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How fragile is the US financial system?

By Satyajit Das
September 20, 2008 18:30 IST
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The US Treasury's 'rescue' package for the Federal National Mortgage Association (FNMA or Fannie Mae) and the Federal Home Loan Mortgage Corporation (FHLMC or Freddie Mac), collectively the 'Agencies' or Government Sponsored Enterprises, elicited a spectacular reaction from financial markets.

In a triumph of hope over experience, markets betrayed their essential 'romanticism'. As John Maynard Keynes observed: "It is necessarily part of the business of a banker to profess a conventional respectability which is more than human. Life-long practices of this kind make them the most romantic and the least realistic of men."

Under the bailout proposal, the government will commit to purchase (up to) $100 billion in 10 per cent coupon preferred stocks in the company, consisting of an initial commitment of $1 billion and warrants for 79.9 per cent of common stock.

The aim is to maintain positive net worth of the entities. The government will also provide funding to Fannie and Freddie secured against mortgage-backed securities issued by the GSEs and the Federal Home Loan Banks.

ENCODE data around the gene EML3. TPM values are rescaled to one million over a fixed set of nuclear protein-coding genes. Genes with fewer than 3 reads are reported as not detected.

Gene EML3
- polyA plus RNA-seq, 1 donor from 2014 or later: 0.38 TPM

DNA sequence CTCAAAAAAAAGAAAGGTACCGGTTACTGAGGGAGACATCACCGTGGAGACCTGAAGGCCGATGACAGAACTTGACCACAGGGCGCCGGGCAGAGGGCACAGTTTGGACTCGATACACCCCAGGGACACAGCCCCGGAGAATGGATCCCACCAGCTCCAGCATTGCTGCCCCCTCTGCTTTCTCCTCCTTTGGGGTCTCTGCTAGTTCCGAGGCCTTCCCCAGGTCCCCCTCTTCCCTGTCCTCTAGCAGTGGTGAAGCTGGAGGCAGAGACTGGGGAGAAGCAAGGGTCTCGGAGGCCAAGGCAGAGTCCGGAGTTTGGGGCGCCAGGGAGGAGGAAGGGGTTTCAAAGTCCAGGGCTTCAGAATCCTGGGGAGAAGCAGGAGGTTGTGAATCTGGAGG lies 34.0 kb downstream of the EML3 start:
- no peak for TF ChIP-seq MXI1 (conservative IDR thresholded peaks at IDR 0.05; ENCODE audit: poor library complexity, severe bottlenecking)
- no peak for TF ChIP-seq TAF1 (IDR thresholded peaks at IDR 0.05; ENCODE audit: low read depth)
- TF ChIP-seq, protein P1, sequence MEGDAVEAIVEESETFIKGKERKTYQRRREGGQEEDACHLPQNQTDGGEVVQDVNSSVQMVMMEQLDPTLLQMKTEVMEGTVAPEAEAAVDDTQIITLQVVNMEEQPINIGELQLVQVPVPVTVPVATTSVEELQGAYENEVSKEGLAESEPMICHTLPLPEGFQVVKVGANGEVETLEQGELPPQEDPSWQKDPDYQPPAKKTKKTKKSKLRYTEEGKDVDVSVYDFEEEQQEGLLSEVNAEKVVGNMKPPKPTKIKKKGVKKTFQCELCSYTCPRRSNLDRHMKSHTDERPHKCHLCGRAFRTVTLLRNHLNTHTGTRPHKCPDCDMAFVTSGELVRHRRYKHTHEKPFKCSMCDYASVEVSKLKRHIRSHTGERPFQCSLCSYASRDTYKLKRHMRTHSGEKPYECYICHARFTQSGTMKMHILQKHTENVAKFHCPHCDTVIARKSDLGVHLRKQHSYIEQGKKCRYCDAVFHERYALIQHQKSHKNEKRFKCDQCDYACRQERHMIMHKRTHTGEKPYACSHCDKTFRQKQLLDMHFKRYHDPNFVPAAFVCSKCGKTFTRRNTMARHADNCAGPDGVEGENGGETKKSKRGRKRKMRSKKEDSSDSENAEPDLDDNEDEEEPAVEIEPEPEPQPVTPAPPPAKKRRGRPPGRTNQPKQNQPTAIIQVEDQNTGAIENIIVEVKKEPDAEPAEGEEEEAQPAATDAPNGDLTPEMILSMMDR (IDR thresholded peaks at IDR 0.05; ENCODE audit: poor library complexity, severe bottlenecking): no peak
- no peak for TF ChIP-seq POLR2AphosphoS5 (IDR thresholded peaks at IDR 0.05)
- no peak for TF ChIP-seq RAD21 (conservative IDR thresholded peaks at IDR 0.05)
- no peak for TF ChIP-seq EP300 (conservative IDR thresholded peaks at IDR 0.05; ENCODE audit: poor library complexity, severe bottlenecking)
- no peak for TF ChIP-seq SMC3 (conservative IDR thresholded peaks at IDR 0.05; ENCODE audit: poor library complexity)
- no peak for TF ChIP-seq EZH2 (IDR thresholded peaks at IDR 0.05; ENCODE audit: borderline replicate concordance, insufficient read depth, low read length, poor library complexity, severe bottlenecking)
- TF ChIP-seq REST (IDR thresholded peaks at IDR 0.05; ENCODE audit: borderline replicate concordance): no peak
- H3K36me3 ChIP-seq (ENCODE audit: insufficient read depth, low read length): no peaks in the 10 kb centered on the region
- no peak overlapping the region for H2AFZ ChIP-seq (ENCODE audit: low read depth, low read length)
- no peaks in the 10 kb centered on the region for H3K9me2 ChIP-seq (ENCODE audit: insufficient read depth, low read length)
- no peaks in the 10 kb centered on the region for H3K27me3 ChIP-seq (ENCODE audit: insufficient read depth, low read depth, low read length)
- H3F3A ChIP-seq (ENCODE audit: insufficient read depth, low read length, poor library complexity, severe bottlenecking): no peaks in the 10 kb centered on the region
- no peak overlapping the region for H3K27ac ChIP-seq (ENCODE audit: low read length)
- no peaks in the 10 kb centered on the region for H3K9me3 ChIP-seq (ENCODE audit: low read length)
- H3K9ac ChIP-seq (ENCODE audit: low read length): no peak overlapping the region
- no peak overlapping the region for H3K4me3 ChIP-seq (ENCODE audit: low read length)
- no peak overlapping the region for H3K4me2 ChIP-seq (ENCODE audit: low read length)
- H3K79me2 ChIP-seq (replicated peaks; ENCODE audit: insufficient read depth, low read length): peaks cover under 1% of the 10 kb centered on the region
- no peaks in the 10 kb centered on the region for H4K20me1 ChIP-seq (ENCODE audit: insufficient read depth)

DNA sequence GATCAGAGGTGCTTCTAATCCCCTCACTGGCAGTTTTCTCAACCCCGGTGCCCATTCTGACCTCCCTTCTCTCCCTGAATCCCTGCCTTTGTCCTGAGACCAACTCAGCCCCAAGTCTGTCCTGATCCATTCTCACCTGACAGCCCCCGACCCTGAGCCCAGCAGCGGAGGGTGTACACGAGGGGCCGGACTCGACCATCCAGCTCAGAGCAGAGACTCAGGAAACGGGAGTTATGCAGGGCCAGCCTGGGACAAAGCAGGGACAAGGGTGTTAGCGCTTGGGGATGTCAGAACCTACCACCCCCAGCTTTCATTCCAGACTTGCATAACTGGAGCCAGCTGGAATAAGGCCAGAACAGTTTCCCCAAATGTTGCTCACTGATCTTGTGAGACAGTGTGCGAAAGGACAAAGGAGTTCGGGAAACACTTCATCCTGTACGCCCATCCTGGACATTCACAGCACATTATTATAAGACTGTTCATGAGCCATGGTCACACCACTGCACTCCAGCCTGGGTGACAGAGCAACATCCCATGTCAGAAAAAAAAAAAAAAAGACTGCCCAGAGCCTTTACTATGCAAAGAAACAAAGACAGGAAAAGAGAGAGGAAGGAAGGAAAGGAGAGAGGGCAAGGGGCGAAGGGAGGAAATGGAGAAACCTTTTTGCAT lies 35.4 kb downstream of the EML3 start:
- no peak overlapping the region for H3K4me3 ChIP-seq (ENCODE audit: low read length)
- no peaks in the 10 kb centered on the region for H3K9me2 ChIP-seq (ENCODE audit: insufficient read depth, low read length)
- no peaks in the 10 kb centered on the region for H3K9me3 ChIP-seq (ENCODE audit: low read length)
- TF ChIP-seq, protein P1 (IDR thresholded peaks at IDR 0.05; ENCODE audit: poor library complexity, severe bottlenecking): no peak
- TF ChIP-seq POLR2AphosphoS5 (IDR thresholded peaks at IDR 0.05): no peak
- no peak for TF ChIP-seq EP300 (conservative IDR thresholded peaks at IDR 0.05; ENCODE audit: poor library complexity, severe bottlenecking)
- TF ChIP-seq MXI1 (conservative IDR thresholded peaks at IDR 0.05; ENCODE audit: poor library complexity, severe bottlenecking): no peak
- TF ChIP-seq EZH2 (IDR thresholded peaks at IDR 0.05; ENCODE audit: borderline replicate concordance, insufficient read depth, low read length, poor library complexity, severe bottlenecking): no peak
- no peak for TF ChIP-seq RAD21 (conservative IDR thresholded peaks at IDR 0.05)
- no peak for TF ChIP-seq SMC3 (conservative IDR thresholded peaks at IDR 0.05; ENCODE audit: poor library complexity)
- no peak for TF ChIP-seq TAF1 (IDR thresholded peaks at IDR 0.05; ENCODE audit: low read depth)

The plan falls short of a full faith unconditional US government guarantee of GSE obligations. There are advantages tactical advantages in this arrangement. Continuation of Freddie and Fannie as "implicitly" but not "explicitly" guaranteed entities creates a cover of "plausible deniability" for the US to pay higher costs on its borrowings without increasing the cost of Treasury bonds.

The government actions benefited Fannie and Freddie senior debt holders as credit spreads on the bonds tightened due the US Treasury support. Subordinated debt holders also receive a "get out of jail" card as the proposals cover these obligations.

Subordinated debt is normally treated as equity or near equity and would not normally have benefited. Common and preferred stock holders suffer through dilution and the suspension of dividends.

Under the conservatorship, the GSEs are to be managed to meet their obligations rather maximise shareholder returns. It is difficult to see a significant recovery in the value of these securities in the near term.

The government actions address the supply of housing finance. The grand mal seizure in securitisation means that the availability of non-GSE mortgage finance has become extremely restricted. A failure of Fannie and Freddie would have exacerbated the deep-seated problems in the housing market.

The US also needs to maintain financial credibility with investors, especially international investors. Foreign investors are also beginning to question the credibility of the Federal Reserve and US Treasury. Foreign investors, including more than 60 global central banks, hold over $1,400 billion in securities of US agencies including Fannie Mae and Freddie Mac. Chinese investors alone own around $500 billion of GSE debt.